Nucleus: Love and Gold

By: Johnny Goff

Humboldt County's own The Nucleus has taken a winding journey to the release of their latest album, Love and Gold. That winding journey, while still wrapped in traditional jam-influences and jazz coercions, apparently ignited an avant-garde desire to break jam clichés.

There are no forced quirky, lyrical metaphors or careless, lazy attention to the noodling on Love and Gold. The ease of their newfound "hitchhiker folk" nostalgia is communicated comfortably through idiosyncratic soloing and group chorusing that never allow the listener's mind to stray from the story being told. Throughout my countless listens to Love and Gold, I never once found myself disengaged from the great harmonies or the calmly shared Kerouac-ian lyrical chaos. In fact, I simply began to like it more and more.

This new avenue is not without potholes, but with more than half of this album's 63 minutes filled with road weary tour travels and clever coast-hopping observances, Love and Gold is a great travel disc that also works when you have friends over some Texas Hold ‘Em.

From the Neil Young-esque title tune that opens things, it's obvious The Nucleus has embraced their new musical direction. The second track, "Deep In The Heart," is pace changing storytelling, a nostalgia piece that accompanies an upbeat Police-like reggae beat topped by bassist Steve Webb's nasal, Claypool inspired vocals. This track is also the first time Nucleus' keyboardist B. Swizlo's impact is felt. He provides a catchy contrast between the hard, edgy sound of the vocals and chorus with keyboard ska rhythms.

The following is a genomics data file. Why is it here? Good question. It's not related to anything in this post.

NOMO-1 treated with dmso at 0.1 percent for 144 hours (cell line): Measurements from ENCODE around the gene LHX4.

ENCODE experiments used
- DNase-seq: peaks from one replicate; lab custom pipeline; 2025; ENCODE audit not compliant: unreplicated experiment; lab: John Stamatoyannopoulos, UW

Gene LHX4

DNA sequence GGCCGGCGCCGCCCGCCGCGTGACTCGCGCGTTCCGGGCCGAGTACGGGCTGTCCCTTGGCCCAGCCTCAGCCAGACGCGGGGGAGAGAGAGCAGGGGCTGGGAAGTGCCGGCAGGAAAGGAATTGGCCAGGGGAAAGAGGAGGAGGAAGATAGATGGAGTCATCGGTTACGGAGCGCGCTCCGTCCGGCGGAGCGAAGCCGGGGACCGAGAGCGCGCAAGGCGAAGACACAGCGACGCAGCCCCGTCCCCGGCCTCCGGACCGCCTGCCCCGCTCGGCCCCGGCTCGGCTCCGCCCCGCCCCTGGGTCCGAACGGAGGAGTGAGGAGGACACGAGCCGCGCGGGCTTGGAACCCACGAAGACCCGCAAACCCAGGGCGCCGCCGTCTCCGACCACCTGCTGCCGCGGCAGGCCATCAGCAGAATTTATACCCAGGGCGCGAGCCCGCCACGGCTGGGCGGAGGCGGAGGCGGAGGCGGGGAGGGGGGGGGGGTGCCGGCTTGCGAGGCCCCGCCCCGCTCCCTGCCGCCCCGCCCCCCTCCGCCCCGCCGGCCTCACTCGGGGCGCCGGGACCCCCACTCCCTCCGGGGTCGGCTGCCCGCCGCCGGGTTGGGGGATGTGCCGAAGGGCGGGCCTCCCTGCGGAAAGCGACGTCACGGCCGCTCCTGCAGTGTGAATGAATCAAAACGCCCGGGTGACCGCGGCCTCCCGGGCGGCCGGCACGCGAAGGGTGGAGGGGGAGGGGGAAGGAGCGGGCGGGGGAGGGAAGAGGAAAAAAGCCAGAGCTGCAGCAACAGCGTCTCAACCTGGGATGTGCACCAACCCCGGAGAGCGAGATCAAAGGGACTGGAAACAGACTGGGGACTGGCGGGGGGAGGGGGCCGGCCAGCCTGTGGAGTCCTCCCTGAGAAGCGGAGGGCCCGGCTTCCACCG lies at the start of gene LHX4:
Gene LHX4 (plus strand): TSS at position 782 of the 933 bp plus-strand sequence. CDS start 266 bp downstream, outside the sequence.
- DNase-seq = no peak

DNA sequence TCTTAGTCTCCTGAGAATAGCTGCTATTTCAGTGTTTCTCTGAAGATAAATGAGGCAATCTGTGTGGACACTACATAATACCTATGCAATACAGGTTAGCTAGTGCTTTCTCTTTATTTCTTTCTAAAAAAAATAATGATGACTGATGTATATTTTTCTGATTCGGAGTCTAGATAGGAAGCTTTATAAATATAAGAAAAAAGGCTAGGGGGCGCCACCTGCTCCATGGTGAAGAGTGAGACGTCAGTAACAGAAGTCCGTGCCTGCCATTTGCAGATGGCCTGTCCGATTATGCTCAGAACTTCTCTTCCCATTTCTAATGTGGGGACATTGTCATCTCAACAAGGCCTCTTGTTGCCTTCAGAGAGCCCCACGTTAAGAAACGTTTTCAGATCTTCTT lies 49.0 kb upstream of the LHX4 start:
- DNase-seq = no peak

Album highlight "Some Eastern Shit" finds frontman Piet Dalmolen's heavy rock chords laying the groundwork for a darker '70s power-psych ballad fused with inspired lyrics of three of Nucleus' founding members' ties to Upstate New York. Again, Swizlo's keyboards add some needed energy to the song's few slow moments. As the album's longest track, "Some Eastern Shit" is the most memorable because it provides a near 50/50 split between the original Nuclues motive of happy dance jams and the newer, more mature Nuclues.